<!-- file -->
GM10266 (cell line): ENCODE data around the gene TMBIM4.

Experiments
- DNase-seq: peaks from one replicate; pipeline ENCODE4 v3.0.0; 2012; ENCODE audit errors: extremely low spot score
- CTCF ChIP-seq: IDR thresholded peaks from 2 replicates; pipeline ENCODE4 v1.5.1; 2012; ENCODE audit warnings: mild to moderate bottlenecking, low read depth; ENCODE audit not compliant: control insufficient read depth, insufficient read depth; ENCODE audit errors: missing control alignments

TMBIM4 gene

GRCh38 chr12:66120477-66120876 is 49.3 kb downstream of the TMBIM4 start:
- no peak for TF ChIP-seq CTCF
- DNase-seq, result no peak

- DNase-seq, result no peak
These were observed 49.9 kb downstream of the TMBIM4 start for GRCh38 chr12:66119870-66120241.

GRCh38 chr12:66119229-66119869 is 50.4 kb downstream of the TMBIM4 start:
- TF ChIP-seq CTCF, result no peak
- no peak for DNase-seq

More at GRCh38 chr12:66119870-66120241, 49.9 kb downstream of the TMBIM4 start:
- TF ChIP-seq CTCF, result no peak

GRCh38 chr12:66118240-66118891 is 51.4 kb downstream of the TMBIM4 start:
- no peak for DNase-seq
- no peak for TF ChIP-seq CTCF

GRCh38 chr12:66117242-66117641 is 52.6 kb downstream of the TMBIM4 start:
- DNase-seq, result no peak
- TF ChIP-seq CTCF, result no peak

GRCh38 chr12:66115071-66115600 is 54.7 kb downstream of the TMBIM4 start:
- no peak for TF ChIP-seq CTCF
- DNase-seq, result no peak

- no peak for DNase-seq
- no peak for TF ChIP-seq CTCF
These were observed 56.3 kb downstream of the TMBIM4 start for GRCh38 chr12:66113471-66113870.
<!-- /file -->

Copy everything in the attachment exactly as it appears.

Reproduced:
GM10266 (cell line): ENCODE data around the gene TMBIM4.

Experiments
- DNase-seq: peaks from one replicate; pipeline ENCODE4 v3.0.0; 2012; ENCODE audit errors: extremely low spot score
- CTCF ChIP-seq: IDR thresholded peaks from 2 replicates; pipeline ENCODE4 v1.5.1; 2012; ENCODE audit warnings: mild to moderate bottlenecking, low read depth; ENCODE audit not compliant: control insufficient read depth, insufficient read depth; ENCODE audit errors: missing control alignments

TMBIM4 gene

GRCh38 chr12:66120477-66120876 is 49.3 kb downstream of the TMBIM4 start:
- no peak for TF ChIP-seq CTCF
- DNase-seq, result no peak

- DNase-seq, result no peak
These were observed 49.9 kb downstream of the TMBIM4 start for GRCh38 chr12:66119870-66120241.

GRCh38 chr12:66119229-66119869 is 50.4 kb downstream of the TMBIM4 start:
- TF ChIP-seq CTCF, result no peak
- no peak for DNase-seq

More at GRCh38 chr12:66119870-66120241, 49.9 kb downstream of the TMBIM4 start:
- TF ChIP-seq CTCF, result no peak

GRCh38 chr12:66118240-66118891 is 51.4 kb downstream of the TMBIM4 start:
- no peak for DNase-seq
- no peak for TF ChIP-seq CTCF

GRCh38 chr12:66117242-66117641 is 52.6 kb downstream of the TMBIM4 start:
- DNase-seq, result no peak
- TF ChIP-seq CTCF, result no peak

GRCh38 chr12:66115071-66115600 is 54.7 kb downstream of the TMBIM4 start:
- no peak for TF ChIP-seq CTCF
- DNase-seq, result no peak

- no peak for DNase-seq
- no peak for TF ChIP-seq CTCF
These were observed 56.3 kb downstream of the TMBIM4 start for GRCh38 chr12:66113471-66113870.